An American father whose family members were killed in a brutal ambush attack in northern Mexico last week says he's leaving the country because "you don’t get justice too much in Mexico."

David Langford made the comments during an interview with ABC News' "World News Tonight" that aired Sunday. Langford’s 43-year-old wife, Dawna, and two sons, Trevor, 11, and Rogan, 2, were among nine women and children killed in the Nov. 4 attack.

"My whole life has turned upside down. Not only have I lost a wife and two children, but I'm having to move the rest of my family with really no place to go at this point," Langford said. "I believe in forgiveness, but I also believe in justice and forgiveness doesn't rob justice. You don't get justice too much in Mexico."

David Langford being consoled during the funeral service for his wife and sons in La Mora, Mexico, on Thursday. (AP)

Langford’s family members lived in La Mora, a community in the Mexican border state of Sonora.

On Nov. 4, around 9:30 a.m., a group of armed man ambushed the family traveling to Galeana – about 100 miles from the Arizona border. The area has been disputed territory among several cartels, investigators said.

The nine victims were members of three dual-citizen families. Investigators said the families’ large SUVs may have been mistaken for those of a rival gang.

Langford’s 13-year-old son, Devin, was unharmed in the ambush. He walked about 14 miles to La Mora to seek help after hiding his injured siblings.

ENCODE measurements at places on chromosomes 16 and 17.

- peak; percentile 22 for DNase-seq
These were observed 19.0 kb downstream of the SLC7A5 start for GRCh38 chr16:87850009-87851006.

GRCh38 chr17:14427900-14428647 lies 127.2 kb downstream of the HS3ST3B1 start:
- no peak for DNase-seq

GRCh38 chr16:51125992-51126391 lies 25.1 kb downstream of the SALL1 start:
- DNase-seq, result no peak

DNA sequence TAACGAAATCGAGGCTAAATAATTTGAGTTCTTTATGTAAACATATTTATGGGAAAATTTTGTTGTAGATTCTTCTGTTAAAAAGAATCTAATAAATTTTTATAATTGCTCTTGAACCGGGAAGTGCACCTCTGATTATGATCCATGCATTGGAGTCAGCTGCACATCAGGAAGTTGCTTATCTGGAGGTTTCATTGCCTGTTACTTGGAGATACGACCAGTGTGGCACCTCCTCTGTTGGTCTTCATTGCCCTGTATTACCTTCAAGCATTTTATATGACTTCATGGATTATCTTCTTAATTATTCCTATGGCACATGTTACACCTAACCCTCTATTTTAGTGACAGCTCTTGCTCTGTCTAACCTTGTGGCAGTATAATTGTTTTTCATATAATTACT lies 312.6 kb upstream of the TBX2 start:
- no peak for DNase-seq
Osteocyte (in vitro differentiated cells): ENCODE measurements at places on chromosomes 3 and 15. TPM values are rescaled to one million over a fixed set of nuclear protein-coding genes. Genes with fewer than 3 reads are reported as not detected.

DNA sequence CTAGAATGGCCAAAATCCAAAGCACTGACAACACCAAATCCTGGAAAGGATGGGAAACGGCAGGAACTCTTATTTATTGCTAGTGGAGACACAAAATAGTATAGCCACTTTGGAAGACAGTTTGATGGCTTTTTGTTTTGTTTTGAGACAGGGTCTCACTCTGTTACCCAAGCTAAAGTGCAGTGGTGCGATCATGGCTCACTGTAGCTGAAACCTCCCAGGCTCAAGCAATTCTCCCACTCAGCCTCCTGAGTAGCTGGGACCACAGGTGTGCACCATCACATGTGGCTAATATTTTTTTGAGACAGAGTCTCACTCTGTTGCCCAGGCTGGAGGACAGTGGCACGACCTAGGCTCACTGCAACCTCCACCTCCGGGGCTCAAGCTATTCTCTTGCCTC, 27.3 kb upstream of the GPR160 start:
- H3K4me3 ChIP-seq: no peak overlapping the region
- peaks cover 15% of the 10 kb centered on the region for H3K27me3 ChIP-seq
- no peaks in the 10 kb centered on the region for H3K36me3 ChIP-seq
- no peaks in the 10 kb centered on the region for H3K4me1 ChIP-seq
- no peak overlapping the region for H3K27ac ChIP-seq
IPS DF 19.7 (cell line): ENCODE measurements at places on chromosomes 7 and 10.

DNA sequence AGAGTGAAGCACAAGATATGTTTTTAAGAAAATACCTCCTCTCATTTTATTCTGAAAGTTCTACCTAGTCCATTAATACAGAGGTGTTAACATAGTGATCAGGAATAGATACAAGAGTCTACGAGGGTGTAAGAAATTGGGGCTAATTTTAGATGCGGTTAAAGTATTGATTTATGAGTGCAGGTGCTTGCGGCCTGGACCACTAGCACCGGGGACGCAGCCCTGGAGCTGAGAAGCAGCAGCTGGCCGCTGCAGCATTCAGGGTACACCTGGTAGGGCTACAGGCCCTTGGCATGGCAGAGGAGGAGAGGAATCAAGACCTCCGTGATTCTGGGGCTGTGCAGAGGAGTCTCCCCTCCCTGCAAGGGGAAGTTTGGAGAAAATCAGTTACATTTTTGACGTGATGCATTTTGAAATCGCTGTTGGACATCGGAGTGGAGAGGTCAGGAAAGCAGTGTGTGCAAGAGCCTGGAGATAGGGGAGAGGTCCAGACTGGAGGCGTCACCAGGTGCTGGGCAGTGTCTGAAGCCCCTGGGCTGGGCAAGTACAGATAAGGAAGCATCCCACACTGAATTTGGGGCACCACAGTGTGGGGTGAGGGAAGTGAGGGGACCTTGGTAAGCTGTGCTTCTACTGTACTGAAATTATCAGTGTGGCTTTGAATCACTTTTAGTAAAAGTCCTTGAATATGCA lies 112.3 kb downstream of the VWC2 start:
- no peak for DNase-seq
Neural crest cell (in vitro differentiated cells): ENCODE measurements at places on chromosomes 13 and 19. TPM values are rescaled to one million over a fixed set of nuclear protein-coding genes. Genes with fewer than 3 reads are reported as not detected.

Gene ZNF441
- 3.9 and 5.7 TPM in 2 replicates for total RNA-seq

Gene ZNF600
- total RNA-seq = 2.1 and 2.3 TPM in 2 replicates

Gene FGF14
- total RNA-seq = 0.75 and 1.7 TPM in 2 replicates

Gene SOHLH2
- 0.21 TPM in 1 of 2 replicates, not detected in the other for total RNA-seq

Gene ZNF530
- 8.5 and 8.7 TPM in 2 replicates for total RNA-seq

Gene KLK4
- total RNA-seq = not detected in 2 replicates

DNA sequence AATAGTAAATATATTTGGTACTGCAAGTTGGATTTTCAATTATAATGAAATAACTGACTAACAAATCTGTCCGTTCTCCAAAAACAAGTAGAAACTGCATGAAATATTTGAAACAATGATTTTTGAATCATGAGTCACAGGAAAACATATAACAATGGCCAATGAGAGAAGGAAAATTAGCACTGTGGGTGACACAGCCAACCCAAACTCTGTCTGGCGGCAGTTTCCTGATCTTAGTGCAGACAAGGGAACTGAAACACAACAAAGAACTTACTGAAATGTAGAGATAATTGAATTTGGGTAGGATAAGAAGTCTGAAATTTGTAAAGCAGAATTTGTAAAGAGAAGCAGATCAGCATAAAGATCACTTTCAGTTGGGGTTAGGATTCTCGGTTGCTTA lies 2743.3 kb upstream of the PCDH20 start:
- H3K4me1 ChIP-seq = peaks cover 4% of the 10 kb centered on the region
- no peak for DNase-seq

"To be honest with you, my boy’s a hero simply because he gave his life for his brothers and sisters," Langford said.

Family and friends attending the burial service of Christina Langford Johnson, the last victim of a cartel ambush that killed nine American women and children last week. (AP)

Much of the area has been seen as lawless, with people arranging for their own security since the 2009 killing of an anti-crime activist. Langford said that' why he's decided to leave.


"It's not worth living in fear," he said.

"The toughest part for me was saying goodbye... saying goodbye to two innocent lives that were cut short and a vibrant wife that lived a life to its fullest that had many friends and was loved by all, by everybody."


A caravan of the group, an offshoot of the Church of Jesus Christ of Latter-day Saints, crossed into Arizona this past Saturday. In all, 18 vehicles carrying about 100 people entered the U.S. via the port of entry in Douglas, Ariz., The Arizona Daily Star reported.

Fox News' Melissa Leon contributed to this report.